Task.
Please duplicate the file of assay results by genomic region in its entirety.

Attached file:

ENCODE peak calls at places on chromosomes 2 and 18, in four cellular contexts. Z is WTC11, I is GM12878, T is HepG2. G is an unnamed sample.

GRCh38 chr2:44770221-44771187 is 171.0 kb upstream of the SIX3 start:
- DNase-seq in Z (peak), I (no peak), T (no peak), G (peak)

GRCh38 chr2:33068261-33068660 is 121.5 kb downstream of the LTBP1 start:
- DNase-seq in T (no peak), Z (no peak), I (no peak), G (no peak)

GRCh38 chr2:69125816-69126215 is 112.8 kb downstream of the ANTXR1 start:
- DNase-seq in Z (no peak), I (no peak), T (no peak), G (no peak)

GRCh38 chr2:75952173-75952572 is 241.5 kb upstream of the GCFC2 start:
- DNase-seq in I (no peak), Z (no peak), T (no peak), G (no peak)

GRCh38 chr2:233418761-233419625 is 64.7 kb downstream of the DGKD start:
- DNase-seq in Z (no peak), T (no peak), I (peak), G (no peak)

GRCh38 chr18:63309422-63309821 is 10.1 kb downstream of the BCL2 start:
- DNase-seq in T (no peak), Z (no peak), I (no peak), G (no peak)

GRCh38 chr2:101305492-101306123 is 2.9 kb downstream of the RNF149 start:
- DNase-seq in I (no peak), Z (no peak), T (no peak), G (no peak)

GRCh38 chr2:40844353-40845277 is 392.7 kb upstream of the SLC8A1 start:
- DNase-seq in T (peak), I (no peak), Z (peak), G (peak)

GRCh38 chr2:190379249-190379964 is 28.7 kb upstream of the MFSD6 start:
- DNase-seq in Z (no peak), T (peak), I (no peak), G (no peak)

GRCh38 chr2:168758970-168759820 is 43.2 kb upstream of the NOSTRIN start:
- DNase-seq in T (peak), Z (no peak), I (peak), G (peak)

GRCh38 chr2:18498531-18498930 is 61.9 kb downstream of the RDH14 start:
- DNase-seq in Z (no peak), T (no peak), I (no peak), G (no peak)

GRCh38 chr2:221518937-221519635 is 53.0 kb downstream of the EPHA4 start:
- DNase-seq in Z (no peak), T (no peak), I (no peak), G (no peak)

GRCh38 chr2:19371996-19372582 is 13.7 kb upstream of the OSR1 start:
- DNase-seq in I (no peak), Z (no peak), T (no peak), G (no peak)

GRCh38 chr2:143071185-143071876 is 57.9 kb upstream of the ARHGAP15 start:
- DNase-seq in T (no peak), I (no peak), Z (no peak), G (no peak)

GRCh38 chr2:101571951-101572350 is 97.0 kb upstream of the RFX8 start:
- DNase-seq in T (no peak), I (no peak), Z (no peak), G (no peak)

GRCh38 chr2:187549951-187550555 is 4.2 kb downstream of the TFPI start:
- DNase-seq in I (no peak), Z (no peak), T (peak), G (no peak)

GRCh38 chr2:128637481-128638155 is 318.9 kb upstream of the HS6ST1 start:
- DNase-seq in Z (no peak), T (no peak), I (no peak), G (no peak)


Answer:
ENCODE peak calls at places on chromosomes 2 and 18, in four cellular contexts. Z is WTC11, I is GM12878, T is HepG2. G is an unnamed sample.

GRCh38 chr2:44770221-44771187 is 171.0 kb upstream of the SIX3 start:
- DNase-seq in Z (peak), I (no peak), T (no peak), G (peak)

GRCh38 chr2:33068261-33068660 is 121.5 kb downstream of the LTBP1 start:
- DNase-seq in T (no peak), Z (no peak), I (no peak), G (no peak)

GRCh38 chr2:69125816-69126215 is 112.8 kb downstream of the ANTXR1 start:
- DNase-seq in Z (no peak), I (no peak), T (no peak), G (no peak)

GRCh38 chr2:75952173-75952572 is 241.5 kb upstream of the GCFC2 start:
- DNase-seq in I (no peak), Z (no peak), T (no peak), G (no peak)

GRCh38 chr2:233418761-233419625 is 64.7 kb downstream of the DGKD start:
- DNase-seq in Z (no peak), T (no peak), I (peak), G (no peak)

GRCh38 chr18:63309422-63309821 is 10.1 kb downstream of the BCL2 start:
- DNase-seq in T (no peak), Z (no peak), I (no peak), G (no peak)

GRCh38 chr2:101305492-101306123 is 2.9 kb downstream of the RNF149 start:
- DNase-seq in I (no peak), Z (no peak), T (no peak), G (no peak)

GRCh38 chr2:40844353-40845277 is 392.7 kb upstream of the SLC8A1 start:
- DNase-seq in T (peak), I (no peak), Z (peak), G (peak)

GRCh38 chr2:190379249-190379964 is 28.7 kb upstream of the MFSD6 start:
- DNase-seq in Z (no peak), T (peak), I (no peak), G (no peak)

GRCh38 chr2:168758970-168759820 is 43.2 kb upstream of the NOSTRIN start:
- DNase-seq in T (peak), Z (no peak), I (peak), G (peak)

GRCh38 chr2:18498531-18498930 is 61.9 kb downstream of the RDH14 start:
- DNase-seq in Z (no peak), T (no peak), I (no peak), G (no peak)

GRCh38 chr2:221518937-221519635 is 53.0 kb downstream of the EPHA4 start:
- DNase-seq in Z (no peak), T (no peak), I (no peak), G (no peak)

GRCh38 chr2:19371996-19372582 is 13.7 kb upstream of the OSR1 start:
- DNase-seq in I (no peak), Z (no peak), T (no peak), G (no peak)

GRCh38 chr2:143071185-143071876 is 57.9 kb upstream of the ARHGAP15 start:
- DNase-seq in T (no peak), I (no peak), Z (no peak), G (no peak)

GRCh38 chr2:101571951-101572350 is 97.0 kb upstream of the RFX8 start:
- DNase-seq in T (no peak), I (no peak), Z (no peak), G (no peak)

GRCh38 chr2:187549951-187550555 is 4.2 kb downstream of the TFPI start:
- DNase-seq in I (no peak), Z (no peak), T (peak), G (no peak)

GRCh38 chr2:128637481-128638155 is 318.9 kb upstream of the HS6ST1 start:
- DNase-seq in Z (no peak), T (no peak), I (no peak), G (no peak)